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He's the wellspring from whence we flow.... [He] understands the way that the human body moves, he understands the grace of dance.
His choreography is so unique, it's just like a Rolls Royce among a whole lot of Yugos. He's classic, man.
To have Atkins' memories preserved is to have an immense contribution to nearly a century of American popular song and dance acknowledged, and in his own lifetime. Motown may have been just a stopover in this storied life, but we, and the company, were lucky to have him.
Cholly is one of the true icons of American culture -- an original hoofer. He took social and street dances of the time and combined them with style and class, introducing a new dance genre, vocal choreography. Weaving rhythm and groove seamlessly, he created dance with flair while allowing several generations of young people to stand on his shoulders. Pops put a little dip in their hip and a little slide in their glide. He is a serious legend and one of the finest human beings I've even known. The legacy of Cholly Atkins is one that will be with us forever. We are blessed to have been touched by his magic.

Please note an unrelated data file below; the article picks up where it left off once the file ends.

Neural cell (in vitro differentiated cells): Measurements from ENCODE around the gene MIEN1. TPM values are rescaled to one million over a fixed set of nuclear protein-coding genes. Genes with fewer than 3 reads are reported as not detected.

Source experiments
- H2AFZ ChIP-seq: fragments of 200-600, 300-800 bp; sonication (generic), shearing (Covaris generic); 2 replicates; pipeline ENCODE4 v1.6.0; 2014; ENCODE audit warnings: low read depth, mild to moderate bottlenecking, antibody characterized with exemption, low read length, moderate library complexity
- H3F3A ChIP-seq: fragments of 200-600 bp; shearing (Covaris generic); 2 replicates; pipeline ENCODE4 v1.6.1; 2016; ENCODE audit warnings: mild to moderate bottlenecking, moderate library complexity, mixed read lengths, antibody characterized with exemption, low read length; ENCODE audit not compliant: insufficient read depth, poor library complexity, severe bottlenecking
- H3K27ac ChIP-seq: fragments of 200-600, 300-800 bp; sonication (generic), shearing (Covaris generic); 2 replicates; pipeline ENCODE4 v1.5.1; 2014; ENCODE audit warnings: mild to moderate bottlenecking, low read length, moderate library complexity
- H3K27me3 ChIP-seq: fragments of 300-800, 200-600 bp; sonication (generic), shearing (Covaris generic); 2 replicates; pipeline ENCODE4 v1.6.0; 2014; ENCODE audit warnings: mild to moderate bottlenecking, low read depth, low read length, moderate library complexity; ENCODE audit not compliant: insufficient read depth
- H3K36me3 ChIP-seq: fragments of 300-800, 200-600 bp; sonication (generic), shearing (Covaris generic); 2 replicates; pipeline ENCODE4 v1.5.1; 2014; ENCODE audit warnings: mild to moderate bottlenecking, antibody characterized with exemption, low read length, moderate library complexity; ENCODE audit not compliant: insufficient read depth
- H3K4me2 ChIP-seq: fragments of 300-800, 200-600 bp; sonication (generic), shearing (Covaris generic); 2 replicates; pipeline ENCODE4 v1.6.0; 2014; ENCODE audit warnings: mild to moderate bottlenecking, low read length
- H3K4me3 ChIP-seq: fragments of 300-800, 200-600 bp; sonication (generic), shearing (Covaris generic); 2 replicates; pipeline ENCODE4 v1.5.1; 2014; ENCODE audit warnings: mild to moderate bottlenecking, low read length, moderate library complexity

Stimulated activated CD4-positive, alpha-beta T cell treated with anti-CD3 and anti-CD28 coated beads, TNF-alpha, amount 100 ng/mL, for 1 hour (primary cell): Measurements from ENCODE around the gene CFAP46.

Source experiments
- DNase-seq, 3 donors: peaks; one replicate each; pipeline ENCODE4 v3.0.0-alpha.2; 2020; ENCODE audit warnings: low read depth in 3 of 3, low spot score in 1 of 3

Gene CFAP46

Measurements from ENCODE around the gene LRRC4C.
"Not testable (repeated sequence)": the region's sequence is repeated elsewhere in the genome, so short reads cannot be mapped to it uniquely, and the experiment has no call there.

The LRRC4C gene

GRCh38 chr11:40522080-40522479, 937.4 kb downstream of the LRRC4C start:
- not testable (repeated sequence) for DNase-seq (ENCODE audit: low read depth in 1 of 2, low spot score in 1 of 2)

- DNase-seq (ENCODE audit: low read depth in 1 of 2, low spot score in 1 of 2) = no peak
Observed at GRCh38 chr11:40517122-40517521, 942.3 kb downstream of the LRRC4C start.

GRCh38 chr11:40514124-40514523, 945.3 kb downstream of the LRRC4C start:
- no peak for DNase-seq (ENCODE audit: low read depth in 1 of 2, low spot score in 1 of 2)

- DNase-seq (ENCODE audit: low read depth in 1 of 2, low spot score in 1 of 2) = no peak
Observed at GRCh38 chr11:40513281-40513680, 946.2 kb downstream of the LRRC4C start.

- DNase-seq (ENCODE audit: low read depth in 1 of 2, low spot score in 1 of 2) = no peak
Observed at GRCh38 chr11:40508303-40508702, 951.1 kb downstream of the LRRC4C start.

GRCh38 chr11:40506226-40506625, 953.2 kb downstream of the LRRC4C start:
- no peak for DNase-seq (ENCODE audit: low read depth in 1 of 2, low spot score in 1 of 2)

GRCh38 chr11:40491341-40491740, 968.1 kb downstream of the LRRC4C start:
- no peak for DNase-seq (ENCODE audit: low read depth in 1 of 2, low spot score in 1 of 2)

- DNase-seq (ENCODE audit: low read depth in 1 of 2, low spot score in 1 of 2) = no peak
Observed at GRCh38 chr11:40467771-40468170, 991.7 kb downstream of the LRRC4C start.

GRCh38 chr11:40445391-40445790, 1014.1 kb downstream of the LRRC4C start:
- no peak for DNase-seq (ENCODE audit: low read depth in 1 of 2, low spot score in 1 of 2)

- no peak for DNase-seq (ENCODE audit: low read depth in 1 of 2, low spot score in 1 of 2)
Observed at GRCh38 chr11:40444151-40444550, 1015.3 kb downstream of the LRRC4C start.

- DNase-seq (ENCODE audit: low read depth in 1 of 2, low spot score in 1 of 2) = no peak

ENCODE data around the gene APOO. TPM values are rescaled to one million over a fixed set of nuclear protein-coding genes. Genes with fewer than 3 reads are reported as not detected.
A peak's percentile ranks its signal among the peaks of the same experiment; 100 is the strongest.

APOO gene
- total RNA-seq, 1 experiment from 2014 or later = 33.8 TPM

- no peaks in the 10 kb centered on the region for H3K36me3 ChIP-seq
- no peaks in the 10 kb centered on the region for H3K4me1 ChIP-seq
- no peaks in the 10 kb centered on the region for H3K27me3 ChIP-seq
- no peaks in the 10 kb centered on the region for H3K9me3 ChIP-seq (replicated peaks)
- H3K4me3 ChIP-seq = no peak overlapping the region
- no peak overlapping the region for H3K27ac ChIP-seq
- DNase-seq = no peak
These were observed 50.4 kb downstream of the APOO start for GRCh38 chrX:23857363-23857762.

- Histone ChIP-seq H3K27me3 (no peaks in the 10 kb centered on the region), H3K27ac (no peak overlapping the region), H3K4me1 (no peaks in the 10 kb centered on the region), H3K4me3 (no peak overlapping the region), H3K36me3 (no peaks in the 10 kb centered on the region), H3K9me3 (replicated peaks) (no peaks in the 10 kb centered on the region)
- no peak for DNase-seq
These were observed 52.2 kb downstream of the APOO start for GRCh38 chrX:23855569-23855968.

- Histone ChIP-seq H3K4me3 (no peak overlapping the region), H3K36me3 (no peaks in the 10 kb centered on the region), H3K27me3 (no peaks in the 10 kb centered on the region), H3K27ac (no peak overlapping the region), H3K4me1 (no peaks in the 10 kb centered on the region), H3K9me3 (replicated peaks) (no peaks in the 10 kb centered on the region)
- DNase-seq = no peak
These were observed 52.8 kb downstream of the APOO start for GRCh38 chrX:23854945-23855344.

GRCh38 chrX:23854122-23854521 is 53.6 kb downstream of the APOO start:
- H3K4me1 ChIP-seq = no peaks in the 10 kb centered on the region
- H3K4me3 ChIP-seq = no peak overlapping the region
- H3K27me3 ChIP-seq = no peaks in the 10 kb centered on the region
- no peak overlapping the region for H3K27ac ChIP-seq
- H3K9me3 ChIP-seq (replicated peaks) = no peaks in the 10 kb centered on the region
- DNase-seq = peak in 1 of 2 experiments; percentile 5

Cholly Atkins was our everything.... He taught us how to walk onstage, how to walk offstage, how to move.
As Class Act makes clear, professional tappers formed an elite brotherhood, a society of proud, resolute strivers with no shortage of dignity, talent or wisdom. We should be grateful to Cholly Atkins for generously sharing his with us.
— Terry Lawson
Without having first read Class Act... you may be half-informed at best about the evolution over the past century of black dance rhythms and the importance of vernacular choreography.
Class Act chronicles Atkins' amazing career, from his entry into New York City's dance world to his performing triumphs and personal tragedies to the career transformations that won him gold records and a Tony award. Anyone interested in tap dancing and/or the history of rock and roll will enjoy this book.